Pakistani high court orders government to regulate crypto in three months

Regulation

The High Court of Sindh (SHC), the highest judicial body in Pakistan’s Sindh Province, has asked the government to come up with modalities for cryptocurrency regulation.

According to Pakistani English daily The Express Tribune, the SHC gave the instruction while hearing a petition brought before the court challenging the legality of the country’s 2018 crypto ban.

The SHC instructed regulators like the Securities and Exchange Commission of Pakistan (SECP) and the central bank to work with government agencies like the Ministries of Information Technology and Law to develop crypto regulations within three months.

As part of the proceedings, the SHC also requested that a report on the steps taken to regulate cryptocurrencies be submitted in the same time period.

As previously reported by Cointelegraph, the SECP has been considering crypto regulations since November 2020.

Combating money laundering and terrorism financing is reportedly at the heart of government consultation surrounding cryptocurrencies especially amid pressure from the Finance Action Task Force.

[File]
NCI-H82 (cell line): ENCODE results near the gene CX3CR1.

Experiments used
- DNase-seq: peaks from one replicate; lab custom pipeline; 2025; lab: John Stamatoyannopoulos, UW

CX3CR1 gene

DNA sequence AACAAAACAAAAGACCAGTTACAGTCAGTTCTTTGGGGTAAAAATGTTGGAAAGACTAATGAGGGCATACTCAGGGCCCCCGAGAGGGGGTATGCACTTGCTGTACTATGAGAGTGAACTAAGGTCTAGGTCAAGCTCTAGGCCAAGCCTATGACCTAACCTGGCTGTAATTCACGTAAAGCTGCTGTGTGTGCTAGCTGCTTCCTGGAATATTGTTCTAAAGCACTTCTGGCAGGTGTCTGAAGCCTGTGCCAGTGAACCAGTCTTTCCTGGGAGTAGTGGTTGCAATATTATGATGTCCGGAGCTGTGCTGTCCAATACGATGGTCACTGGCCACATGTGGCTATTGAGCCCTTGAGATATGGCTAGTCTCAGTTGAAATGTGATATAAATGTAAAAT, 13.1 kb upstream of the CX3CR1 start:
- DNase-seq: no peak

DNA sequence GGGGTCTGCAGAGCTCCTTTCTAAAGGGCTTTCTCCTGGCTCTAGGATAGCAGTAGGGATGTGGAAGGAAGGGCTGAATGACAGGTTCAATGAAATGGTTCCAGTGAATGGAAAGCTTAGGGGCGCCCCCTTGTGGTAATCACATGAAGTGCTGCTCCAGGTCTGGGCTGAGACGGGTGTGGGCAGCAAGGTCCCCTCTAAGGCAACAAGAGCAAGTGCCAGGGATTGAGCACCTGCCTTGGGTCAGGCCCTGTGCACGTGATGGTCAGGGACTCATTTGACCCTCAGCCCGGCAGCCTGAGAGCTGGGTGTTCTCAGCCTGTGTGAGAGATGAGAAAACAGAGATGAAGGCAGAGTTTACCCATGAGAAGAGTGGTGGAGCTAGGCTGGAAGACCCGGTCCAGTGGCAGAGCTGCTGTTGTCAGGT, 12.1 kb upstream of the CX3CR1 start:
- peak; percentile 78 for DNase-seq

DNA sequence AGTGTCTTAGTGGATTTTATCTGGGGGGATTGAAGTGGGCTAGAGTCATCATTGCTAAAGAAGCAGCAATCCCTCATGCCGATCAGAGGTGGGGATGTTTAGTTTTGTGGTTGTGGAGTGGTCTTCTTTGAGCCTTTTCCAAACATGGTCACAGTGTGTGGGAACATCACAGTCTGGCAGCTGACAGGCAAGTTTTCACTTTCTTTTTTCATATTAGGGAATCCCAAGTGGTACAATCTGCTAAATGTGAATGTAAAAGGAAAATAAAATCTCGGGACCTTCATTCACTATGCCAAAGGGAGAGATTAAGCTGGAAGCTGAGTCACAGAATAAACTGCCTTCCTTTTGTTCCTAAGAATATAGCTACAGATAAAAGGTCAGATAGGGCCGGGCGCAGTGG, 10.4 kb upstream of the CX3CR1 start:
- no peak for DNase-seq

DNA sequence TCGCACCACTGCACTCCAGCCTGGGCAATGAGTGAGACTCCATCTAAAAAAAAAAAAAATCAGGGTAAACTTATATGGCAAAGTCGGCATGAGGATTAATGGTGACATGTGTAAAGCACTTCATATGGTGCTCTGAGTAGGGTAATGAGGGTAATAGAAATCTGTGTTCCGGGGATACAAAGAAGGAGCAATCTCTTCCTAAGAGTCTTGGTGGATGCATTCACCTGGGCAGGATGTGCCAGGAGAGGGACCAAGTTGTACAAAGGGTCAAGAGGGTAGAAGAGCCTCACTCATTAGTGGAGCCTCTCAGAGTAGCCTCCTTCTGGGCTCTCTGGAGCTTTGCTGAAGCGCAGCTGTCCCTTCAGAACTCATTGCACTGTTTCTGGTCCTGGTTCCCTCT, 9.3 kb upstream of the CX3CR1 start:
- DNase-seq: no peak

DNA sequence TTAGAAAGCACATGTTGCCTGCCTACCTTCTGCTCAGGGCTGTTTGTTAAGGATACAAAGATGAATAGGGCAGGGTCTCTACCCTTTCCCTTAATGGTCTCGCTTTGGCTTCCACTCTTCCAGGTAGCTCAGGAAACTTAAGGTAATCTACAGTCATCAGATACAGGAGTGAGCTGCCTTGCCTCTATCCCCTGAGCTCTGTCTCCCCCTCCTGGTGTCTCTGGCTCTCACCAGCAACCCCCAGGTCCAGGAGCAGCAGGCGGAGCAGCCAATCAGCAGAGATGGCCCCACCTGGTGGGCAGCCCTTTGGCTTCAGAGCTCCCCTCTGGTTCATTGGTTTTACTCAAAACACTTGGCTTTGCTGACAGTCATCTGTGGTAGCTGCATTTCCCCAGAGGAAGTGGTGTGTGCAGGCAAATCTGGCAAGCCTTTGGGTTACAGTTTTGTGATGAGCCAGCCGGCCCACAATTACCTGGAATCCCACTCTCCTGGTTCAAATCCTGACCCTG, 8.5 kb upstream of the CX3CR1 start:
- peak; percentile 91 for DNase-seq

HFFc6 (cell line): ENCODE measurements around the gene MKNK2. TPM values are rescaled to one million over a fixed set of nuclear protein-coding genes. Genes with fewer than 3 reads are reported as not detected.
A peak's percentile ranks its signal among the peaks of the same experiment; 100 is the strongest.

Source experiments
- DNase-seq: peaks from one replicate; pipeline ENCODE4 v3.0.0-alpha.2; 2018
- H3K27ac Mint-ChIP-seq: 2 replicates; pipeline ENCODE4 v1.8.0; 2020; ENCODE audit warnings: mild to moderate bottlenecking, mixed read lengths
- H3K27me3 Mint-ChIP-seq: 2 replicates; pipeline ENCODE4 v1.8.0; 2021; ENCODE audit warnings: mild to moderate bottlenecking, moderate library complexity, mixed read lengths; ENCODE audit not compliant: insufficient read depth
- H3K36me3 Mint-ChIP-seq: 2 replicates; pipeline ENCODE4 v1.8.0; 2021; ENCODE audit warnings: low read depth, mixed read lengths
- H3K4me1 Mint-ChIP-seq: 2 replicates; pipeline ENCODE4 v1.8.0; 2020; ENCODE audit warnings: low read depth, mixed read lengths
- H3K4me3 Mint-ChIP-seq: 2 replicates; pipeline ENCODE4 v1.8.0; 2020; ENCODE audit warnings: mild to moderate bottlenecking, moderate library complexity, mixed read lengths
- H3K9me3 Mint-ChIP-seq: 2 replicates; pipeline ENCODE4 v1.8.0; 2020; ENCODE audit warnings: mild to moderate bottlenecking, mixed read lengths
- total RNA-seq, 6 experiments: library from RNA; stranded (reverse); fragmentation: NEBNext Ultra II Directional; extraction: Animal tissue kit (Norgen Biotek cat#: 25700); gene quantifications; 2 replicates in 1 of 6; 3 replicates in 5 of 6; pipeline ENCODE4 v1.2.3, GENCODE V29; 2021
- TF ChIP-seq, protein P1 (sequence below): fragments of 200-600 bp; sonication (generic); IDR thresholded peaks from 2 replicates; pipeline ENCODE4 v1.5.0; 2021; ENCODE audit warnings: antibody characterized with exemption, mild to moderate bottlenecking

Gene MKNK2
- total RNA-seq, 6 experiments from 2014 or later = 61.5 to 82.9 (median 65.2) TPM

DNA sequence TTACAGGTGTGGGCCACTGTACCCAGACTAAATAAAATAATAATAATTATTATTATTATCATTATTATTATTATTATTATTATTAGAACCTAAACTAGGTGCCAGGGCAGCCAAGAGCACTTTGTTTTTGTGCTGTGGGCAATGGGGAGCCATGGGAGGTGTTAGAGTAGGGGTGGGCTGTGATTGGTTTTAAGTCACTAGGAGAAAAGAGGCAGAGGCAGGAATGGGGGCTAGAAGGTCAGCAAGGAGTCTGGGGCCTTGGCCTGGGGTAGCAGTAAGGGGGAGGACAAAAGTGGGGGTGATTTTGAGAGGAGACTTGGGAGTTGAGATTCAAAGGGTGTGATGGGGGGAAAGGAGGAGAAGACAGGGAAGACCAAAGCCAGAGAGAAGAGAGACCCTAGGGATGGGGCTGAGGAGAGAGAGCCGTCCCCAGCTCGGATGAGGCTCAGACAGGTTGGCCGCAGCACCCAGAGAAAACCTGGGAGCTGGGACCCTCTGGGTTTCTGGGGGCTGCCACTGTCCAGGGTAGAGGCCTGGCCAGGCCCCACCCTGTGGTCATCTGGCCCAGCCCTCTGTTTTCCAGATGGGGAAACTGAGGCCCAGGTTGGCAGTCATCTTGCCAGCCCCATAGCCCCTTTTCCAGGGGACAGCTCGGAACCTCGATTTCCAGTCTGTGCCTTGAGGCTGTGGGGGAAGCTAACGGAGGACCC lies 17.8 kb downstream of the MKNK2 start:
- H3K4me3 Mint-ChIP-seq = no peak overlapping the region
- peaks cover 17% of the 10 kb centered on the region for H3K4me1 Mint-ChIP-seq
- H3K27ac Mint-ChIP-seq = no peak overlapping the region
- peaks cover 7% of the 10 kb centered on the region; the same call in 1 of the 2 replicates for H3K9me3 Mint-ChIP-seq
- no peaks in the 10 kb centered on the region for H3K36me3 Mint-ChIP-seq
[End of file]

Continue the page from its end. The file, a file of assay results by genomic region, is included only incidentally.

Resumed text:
The SHC’s instruction on Wednesday puts Sindh as the latest province to demand some form of recognition for cryptocurrencies in Pakistan.

Back in December 2020, the Khyber Pakhtunkhwa assembly called on the federal government to legalize crypto. At the time, the lawmakers pointed to the broad-based nature of digital currency adoption as an indication that cryptocurrencies were poised to replace fiat in the future.

Related: Pakistan’s central bank is ‘carefully studying’ CBDCs, says governor

In March, Khyber Pakhtunkhwa, another of Pakistan’s four provinces, announced plans to pilot crypto mining farms in the region.

Meanwhile, the State Bank of Pakistan (SBP), like many other central banks across the world, is also studying central bank digital currencies.

In a separate crypto-related case before the Lahore High Court involving stakeholders like the SECP, SBP, and the federal government, the court asked for participants to present legal points on the matter in subsequent proceedings.

Lahore is the capital of Punjab, another of Pakistan’s four provinces.

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